An atom contains a dense nucleus orbited by negatively charged electrons. The nucleus of the atom contains two types of particles, protons and neutrons (hydrogen atoms have a single proton). Protons have positive charge and neutrons do not carry any charge. The way that atoms combine to make molecules and then the way that molecules combine to make materials, can be quite complicated. However, in some materials this results in the presence of free electrons.
A free electron is an electron that is not attached to its parent atom and is free to wander around the material. A free electron is a mobile charge carrier. The number of free electrons in a material determines its resistivity and therefore is the main factor in determining the material's resistance. It is these free electrons that move, when a voltage is applied, to produce current flow. If there are no free electrons, then there cannot be any current flow. If there are only a few free electrons, the current will be very small and we say the resistance of the material is high. If there are a lot of free electrons, the current can be quite large, we say that the material has low resistance (or high conductivity).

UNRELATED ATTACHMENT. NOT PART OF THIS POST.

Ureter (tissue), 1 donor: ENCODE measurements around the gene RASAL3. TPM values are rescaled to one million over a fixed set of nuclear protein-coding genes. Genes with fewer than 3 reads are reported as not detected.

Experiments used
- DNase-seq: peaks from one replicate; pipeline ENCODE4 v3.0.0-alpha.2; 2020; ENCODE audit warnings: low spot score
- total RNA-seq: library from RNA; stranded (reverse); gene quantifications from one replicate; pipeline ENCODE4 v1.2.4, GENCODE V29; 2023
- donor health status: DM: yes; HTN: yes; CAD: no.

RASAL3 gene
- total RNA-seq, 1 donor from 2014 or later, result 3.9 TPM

Number density is a measure of the number of free electrons per cubic metre of material. The number density in conductors is very high, in the order of 1028 free electrons per cubic metre.